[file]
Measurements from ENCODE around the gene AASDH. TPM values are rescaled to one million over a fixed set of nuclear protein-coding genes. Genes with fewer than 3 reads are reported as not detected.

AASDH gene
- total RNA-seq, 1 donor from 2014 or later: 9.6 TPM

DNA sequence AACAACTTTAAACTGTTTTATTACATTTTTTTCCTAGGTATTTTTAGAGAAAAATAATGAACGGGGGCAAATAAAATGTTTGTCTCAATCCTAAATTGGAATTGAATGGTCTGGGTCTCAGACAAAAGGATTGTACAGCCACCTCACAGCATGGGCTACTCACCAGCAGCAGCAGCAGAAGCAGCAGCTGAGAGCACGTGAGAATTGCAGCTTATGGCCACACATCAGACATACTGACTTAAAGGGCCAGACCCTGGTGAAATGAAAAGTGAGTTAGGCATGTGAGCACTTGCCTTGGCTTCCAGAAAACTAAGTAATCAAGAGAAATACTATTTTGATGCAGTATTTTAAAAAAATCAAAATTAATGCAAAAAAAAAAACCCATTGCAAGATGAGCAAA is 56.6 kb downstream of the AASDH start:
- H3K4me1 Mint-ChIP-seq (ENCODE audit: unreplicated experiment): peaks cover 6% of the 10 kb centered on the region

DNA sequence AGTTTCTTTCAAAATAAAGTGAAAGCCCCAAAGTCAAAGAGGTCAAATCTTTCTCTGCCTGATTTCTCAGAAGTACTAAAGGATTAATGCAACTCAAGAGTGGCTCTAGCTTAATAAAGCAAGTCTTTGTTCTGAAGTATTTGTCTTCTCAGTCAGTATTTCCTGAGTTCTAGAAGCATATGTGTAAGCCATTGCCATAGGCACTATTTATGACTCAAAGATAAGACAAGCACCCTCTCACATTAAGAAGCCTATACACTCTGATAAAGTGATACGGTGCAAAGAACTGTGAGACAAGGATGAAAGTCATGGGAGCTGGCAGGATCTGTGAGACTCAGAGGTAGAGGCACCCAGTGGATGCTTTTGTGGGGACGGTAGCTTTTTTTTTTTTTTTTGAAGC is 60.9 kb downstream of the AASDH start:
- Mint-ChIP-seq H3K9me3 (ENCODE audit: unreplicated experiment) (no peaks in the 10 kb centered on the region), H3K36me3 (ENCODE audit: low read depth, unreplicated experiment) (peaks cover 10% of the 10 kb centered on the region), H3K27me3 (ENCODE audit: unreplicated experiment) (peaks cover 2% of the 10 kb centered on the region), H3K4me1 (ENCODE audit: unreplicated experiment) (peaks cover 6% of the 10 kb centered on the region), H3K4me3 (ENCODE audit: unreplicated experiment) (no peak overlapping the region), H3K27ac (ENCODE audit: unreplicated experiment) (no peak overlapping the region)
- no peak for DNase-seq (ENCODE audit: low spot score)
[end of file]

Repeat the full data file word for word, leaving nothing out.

Measurements from ENCODE around the gene AASDH. TPM values are rescaled to one million over a fixed set of nuclear protein-coding genes. Genes with fewer than 3 reads are reported as not detected.

AASDH gene
- total RNA-seq, 1 donor from 2014 or later: 9.6 TPM

DNA sequence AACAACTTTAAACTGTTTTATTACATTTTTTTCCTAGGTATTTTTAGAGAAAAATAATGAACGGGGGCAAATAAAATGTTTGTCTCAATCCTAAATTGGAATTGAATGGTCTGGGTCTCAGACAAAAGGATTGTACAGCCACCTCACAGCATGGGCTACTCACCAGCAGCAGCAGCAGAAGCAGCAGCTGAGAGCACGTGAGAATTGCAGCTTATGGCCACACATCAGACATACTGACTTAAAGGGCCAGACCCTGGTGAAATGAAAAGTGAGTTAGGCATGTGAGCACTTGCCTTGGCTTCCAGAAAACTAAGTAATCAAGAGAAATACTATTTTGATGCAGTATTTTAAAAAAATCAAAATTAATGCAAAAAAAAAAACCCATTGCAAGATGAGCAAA is 56.6 kb downstream of the AASDH start:
- H3K4me1 Mint-ChIP-seq (ENCODE audit: unreplicated experiment): peaks cover 6% of the 10 kb centered on the region

DNA sequence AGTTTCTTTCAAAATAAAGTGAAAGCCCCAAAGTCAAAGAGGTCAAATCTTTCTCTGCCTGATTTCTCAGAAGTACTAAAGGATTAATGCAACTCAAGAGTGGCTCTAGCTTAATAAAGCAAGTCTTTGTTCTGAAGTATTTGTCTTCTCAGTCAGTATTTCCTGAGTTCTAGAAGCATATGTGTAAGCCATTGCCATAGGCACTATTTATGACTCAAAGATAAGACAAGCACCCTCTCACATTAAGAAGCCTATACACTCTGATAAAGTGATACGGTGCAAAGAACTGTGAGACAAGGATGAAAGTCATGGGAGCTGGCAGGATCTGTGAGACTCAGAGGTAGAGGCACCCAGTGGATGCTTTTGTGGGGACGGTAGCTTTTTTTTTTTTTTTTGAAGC is 60.9 kb downstream of the AASDH start:
- Mint-ChIP-seq H3K9me3 (ENCODE audit: unreplicated experiment) (no peaks in the 10 kb centered on the region), H3K36me3 (ENCODE audit: low read depth, unreplicated experiment) (peaks cover 10% of the 10 kb centered on the region), H3K27me3 (ENCODE audit: unreplicated experiment) (peaks cover 2% of the 10 kb centered on the region), H3K4me1 (ENCODE audit: unreplicated experiment) (peaks cover 6% of the 10 kb centered on the region), H3K4me3 (ENCODE audit: unreplicated experiment) (no peak overlapping the region), H3K27ac (ENCODE audit: unreplicated experiment) (no peak overlapping the region)
- no peak for DNase-seq (ENCODE audit: low spot score)